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Jonas: Inclusive growth the best way to defeat corruption

Mar 14 2017 12:40
Eugenie du Preez

Cape Town - South Africa needs to ignite its growth engine and restructure the economy to avoid being stuck in a low growth trap, according to Deputy Minister of Finance Mcebisi Jonas.

In an address to the Gordon Institute of Business Science's Think Tank Event on Monday evening, Jonas clarified that this growth "must be inequality reducing. This is at the heart of the notion of inclusive growth". And playing the blame game won't help anybody: "Rather than blame each other, we should accept that things need to change – change radically as we are saying in the ruling party."

FULL SPEECH: Mcebisi Jonas warns of low growth trap

This change should happen without delay, hence the call for a new consensus to bring policy certainty to give business the stability it needs to make long-term investment decisions.

The matter is given even greater urgency by the context of rising social discontent and impatience - as in the #feesmustfall protests - as well as the rise of populism both worldwide and at home. Jonas cautioned against harmful policies: "Unfortunately there are no quick-fix solutions to the complex problems we face as a country, and we need to collectively fight against short-term posturing that may do us untold damage in the long term."

One of the tasks the country's leadership needs to address is the business government relationship, said Jonas. He singled out "a very narrow interpretation of what constitutes redistribution" as a problem point.

"Simply changing the colour of the asset owners without restructuring will simply mean replacing a white elite with a black elite. Fundamental inequality will not change," cautioned Jonas.

"What we should rather be focusing on is creating new wealth and new assets, and making sure that the previously dispossessed get an increasing share in this new wealth." This can be achieved through training, partnerships, access to capital and markets, access to technology and the like, explained Jonas.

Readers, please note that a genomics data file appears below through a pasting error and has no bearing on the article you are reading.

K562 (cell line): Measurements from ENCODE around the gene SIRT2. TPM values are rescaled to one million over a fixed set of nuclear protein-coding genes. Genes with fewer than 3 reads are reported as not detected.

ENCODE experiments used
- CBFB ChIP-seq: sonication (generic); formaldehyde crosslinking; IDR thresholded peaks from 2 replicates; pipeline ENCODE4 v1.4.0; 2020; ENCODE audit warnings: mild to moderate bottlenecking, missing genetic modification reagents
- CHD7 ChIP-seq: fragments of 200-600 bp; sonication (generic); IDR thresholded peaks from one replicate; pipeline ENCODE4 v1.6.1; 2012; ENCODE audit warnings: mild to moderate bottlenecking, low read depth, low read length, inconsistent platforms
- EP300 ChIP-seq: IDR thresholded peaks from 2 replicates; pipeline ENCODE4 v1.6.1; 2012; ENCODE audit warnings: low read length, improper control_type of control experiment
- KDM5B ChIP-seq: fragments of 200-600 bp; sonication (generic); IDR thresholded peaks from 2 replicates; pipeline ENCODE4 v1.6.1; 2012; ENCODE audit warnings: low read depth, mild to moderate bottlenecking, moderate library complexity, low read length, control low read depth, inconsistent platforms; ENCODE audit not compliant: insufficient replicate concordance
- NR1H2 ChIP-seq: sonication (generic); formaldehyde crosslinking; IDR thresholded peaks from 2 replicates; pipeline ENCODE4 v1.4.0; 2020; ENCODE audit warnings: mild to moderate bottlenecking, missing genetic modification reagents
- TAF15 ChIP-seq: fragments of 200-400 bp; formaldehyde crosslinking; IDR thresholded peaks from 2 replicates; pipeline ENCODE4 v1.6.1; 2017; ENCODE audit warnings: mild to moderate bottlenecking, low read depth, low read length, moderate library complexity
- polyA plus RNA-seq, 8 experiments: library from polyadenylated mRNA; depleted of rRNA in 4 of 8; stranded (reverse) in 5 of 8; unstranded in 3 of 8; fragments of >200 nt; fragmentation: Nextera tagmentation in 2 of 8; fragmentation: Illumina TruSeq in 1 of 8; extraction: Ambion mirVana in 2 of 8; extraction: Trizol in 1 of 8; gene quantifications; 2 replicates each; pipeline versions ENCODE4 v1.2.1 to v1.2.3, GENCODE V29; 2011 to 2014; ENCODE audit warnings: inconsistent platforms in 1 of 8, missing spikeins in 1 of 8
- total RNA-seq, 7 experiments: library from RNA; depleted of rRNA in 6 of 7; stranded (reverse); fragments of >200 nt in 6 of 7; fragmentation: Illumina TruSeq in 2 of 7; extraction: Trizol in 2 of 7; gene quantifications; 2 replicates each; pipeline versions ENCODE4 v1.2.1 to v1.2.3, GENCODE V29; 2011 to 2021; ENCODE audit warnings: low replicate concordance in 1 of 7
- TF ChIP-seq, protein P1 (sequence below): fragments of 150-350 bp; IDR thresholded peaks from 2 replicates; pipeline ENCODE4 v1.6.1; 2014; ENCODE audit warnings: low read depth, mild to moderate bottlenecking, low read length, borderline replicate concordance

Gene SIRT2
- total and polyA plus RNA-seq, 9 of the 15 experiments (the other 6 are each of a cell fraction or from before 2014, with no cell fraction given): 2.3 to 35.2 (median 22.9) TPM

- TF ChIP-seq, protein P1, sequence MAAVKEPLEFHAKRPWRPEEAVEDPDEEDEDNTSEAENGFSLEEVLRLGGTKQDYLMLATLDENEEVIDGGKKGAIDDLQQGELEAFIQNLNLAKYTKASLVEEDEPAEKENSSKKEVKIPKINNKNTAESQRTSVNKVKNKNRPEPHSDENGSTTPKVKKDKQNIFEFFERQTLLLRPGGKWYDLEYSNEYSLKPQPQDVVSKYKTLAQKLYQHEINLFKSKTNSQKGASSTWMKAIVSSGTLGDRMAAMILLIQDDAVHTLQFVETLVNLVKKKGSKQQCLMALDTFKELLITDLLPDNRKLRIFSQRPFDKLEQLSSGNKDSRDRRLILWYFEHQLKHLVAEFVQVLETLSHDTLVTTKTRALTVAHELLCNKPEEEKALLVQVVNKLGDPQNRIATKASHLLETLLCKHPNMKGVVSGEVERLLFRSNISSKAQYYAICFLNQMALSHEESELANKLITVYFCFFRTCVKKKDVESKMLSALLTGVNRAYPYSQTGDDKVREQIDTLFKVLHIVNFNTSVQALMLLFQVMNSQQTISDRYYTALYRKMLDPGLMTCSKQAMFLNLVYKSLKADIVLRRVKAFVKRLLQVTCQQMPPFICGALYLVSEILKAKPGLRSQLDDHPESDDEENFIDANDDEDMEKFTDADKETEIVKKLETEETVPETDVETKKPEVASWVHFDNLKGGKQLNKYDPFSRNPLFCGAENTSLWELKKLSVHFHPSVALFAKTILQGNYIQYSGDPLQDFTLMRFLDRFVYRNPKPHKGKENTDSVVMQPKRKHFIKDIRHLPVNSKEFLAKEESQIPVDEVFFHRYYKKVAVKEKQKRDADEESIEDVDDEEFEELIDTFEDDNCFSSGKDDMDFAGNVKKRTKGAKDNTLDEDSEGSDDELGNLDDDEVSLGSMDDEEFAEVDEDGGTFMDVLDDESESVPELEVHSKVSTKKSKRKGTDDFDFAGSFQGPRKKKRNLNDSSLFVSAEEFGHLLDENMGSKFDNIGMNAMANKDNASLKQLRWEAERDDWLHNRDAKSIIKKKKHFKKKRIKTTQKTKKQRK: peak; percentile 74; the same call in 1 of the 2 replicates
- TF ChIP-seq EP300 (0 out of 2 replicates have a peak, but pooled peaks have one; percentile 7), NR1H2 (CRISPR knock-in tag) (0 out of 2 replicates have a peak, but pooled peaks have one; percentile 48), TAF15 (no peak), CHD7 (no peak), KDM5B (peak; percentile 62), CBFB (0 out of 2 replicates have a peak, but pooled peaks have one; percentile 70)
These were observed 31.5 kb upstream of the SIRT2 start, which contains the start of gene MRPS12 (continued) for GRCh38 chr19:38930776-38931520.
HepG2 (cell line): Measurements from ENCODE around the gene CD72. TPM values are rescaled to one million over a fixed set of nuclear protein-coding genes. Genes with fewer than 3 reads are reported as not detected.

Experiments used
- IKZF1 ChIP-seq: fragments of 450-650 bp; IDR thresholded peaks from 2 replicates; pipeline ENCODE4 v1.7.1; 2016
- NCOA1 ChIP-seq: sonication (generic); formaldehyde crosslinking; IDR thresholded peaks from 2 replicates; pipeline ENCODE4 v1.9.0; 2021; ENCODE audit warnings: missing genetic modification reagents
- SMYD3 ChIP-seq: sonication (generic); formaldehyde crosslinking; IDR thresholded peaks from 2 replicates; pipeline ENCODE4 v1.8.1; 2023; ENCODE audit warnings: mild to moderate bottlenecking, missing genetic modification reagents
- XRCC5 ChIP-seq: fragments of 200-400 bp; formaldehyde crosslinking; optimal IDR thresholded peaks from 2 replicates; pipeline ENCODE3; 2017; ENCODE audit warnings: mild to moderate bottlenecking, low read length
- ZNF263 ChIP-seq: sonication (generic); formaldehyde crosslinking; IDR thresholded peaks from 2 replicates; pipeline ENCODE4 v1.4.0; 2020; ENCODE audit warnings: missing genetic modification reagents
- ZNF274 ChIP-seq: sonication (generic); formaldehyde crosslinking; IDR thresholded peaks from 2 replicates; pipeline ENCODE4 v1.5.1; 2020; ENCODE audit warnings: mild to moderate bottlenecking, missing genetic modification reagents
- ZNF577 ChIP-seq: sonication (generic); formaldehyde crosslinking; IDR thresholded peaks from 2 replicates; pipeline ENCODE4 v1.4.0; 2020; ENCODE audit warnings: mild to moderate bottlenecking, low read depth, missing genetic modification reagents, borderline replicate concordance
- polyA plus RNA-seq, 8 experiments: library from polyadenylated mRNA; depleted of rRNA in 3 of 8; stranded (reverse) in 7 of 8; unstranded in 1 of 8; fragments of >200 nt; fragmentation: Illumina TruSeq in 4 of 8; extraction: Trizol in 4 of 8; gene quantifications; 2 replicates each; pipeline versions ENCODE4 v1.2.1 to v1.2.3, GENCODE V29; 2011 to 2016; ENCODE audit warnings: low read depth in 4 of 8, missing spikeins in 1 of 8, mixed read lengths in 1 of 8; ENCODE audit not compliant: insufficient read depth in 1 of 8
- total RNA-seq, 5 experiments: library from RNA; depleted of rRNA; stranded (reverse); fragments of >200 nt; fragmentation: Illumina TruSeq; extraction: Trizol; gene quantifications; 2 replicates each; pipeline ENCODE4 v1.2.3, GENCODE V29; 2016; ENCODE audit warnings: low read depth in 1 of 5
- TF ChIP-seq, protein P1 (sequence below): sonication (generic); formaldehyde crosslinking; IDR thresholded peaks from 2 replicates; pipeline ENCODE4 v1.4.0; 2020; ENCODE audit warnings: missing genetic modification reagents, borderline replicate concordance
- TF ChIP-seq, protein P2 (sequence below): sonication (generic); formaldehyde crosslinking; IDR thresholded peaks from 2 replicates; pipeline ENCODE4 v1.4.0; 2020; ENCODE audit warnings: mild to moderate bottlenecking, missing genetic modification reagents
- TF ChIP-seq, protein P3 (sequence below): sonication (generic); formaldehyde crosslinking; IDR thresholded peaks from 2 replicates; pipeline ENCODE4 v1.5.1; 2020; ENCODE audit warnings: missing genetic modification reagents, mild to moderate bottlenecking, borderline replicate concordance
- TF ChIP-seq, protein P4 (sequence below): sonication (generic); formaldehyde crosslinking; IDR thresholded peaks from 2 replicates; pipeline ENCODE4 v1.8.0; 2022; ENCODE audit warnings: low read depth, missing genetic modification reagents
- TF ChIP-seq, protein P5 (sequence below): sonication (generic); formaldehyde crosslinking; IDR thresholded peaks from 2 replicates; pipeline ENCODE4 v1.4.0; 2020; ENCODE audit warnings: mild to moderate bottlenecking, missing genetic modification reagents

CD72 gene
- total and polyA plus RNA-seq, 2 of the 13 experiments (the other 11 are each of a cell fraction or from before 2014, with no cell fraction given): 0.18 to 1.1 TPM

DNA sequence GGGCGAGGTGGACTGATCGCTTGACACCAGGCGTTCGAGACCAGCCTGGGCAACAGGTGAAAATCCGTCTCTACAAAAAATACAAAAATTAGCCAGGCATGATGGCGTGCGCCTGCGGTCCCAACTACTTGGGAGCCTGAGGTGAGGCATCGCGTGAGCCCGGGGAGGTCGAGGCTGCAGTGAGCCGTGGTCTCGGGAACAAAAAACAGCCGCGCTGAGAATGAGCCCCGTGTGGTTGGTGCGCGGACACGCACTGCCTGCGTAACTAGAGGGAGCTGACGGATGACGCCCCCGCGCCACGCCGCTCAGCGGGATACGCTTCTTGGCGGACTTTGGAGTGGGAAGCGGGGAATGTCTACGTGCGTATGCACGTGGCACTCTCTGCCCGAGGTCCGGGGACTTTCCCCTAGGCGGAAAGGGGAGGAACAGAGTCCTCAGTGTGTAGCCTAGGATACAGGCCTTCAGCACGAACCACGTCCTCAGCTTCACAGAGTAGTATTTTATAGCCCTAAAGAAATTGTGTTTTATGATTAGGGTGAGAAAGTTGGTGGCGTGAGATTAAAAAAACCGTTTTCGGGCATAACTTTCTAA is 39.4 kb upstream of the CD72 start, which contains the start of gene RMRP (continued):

"What we would like to see in collaboration with universities and industry is the blossoming of techno-parks and incubators. The established private sector must play a key role in enabling this to happen. This must be unpacked industry by industry, in partnership with government and other stakeholders."

Corruption has been a constraining factor in achieving the country's targets, said Jonas. "Currently it is driving the asset grabbing mind-set that we need to allay." But business must play its part and the fight against corruption cannot be left to government alone: "Business has a core role in keeping its members ethical through peer-reviewing mechanisms, monitoring and reporting."

An important lesson taught by history is that "where rent-seeking is a primary source of wealth creation, institutions will always be under threat." But if innovation and growing productivity underlie the creation of wealth, societies are more likely to have stable institutions.

The surest way of defeating corruption is economic restructuring and the development of real innovation and productive capability, said Jonas. "In the meantime, we must stay strong and unite against any assaults on our democratic institutions."

These issues are "being hotly discussed" by the African National Congress in the build-up to its national conference in December, said Jonas.

mcebisi jonas  |  sa economy


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